Chapter I Folking
Perhaps it was more the fault of Daniel Caldigate the father than of his son John Caldigate, that they two could not live together in comfort in the days of the young man's early youth. And yet it would have been much for both of them that such comfortable association should have been possible to them. Wherever the fault lay, or the chief fault—for probably there was some on both sides—the misfortune was so great as to bring crushing troubles upon each of them.
There were but the two of which to make a household. When John was fifteen, and had been about a year at Harrow, he lost his mother and his two little sisters almost at a blow. The two girls went first, and the poor mother, who had kept herself alive to see them die, followed them almost instantly. Then Daniel Caldigate had been alone.
And he was a man who knew how to live alone,—a just, hard, unsympathetic man,—of whom his neighbours said, with something of implied reproach, that he bore up strangely when he lost his wife and girls. This they said, because he was to be seen riding about the country, and because he was to be heard talking to the farmers and labourers as though nothing special had happened to him. It was rumoured of him, too, that he was as constant with his books as before; and he had been a man always constant with his books; and also that he had never been seen to shed a tear, or been heard to speak of those who had been taken from him.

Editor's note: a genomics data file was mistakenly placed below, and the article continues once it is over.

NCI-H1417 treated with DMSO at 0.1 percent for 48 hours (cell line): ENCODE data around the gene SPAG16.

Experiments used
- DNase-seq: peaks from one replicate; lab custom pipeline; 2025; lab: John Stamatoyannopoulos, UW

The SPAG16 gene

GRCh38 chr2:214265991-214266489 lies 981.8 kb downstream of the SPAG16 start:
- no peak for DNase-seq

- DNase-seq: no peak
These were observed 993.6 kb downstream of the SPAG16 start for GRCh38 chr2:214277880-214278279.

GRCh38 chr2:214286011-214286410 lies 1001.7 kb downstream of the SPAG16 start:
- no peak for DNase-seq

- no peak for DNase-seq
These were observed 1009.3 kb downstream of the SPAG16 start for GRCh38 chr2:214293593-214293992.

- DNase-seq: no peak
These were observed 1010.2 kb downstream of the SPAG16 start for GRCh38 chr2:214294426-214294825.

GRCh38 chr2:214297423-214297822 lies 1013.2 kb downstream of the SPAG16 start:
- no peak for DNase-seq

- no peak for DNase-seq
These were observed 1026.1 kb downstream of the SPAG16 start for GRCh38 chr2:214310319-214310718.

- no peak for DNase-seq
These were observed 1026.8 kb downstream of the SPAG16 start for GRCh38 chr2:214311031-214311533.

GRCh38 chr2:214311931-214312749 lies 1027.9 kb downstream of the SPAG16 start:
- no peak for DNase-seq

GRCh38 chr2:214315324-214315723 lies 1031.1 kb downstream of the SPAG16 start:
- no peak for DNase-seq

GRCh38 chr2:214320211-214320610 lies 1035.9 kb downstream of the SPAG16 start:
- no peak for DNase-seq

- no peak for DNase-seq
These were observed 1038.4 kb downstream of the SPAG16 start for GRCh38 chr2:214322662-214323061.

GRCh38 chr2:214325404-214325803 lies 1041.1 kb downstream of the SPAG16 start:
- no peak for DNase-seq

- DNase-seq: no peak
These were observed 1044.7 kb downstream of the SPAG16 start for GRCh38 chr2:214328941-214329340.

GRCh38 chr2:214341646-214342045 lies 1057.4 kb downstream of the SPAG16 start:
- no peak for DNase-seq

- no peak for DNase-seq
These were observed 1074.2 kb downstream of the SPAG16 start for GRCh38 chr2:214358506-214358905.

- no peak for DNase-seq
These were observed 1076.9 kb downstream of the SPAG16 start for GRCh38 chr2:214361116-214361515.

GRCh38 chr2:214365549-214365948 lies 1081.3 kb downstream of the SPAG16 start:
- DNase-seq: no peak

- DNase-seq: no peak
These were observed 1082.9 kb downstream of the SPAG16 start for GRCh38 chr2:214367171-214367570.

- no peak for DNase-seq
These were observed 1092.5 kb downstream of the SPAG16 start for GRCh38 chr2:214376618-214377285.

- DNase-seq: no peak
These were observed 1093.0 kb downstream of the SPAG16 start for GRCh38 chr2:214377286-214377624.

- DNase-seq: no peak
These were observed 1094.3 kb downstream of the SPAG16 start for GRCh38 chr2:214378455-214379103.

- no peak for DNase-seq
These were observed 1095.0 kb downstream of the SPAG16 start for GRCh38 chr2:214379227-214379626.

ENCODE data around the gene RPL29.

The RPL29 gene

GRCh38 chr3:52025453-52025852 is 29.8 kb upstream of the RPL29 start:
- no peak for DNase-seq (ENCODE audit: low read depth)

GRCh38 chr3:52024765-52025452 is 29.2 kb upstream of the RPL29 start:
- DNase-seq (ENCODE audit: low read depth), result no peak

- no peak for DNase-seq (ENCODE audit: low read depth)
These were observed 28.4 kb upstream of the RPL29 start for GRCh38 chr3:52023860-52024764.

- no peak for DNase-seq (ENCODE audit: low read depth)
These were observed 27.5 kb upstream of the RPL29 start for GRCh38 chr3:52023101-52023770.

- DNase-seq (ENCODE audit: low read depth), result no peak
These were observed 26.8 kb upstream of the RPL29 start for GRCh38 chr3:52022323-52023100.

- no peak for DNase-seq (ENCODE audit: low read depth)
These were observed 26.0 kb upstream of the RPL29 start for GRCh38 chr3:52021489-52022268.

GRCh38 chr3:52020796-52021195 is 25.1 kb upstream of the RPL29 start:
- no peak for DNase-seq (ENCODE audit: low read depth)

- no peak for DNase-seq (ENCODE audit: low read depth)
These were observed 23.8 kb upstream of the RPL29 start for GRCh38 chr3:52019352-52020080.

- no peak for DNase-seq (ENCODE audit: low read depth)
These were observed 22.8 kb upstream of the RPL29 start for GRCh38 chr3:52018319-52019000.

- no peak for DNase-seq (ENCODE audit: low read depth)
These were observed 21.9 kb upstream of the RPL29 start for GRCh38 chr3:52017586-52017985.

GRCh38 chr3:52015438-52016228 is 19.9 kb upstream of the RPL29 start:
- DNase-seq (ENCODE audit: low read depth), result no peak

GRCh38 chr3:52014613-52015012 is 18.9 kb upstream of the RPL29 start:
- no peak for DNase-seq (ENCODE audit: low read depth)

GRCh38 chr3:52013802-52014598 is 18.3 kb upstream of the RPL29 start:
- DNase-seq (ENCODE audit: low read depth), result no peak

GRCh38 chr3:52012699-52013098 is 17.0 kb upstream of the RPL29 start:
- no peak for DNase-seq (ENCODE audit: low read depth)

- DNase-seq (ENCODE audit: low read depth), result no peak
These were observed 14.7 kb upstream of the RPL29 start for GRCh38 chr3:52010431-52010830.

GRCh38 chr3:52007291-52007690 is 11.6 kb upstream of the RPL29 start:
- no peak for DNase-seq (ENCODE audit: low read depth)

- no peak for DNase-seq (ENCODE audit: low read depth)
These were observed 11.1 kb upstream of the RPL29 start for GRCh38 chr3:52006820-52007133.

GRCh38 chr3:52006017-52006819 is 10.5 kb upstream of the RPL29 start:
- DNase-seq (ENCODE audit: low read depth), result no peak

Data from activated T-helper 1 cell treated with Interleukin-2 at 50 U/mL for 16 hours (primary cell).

He was, in truth, a stout, self-constraining man, silent unless when he had something to say. Then he could become loud enough, or perhaps it might be said, eloquent. To his wife he had been inwardly affectionate, but outwardly almost stern. To his daughters he had been the same,—always anxious for every good thing on their behalf, but never able to make the children conscious of this anxiety. When they were taken from him, he suffered in silence, as such men do suffer; and he suffered the more because he knew well how little of gentleness there had been in his manners with them.
But he had hoped, as he sat alone in his desolate house, that it would be different with him and his only son,—with his son who was now the only thing left to him. But the son was a boy, and he had to look forward to what years might bring him rather than to present happiness from that source. When the boy came home for his holidays, the father would sometimes walk with him, and discourse on certain chosen subjects,—on the politics of the day, in regard to which Mr. Caldigate was an advanced Liberal, on the abomination of the Game Laws, on the folly of Protection, on the antiquated absurdity of a State Church;—as to all which matters his son John lent him a very inattentive ear. Then the lad would escape and kill rabbits, or rats, or even take birds' nests, with a zest for such pursuits which was disgusting to the father, though he would not absolutely forbid them. Then John would be allured to go to his uncle Babington's house, where there was a pony on which he could hunt, and fishing-rods, and a lake with a boat, and three fine bouncing girl-cousins, who made much of him, and called him Jack; so that he soon preferred his uncle Babington's house, and would spend much of his holidays at Babington House....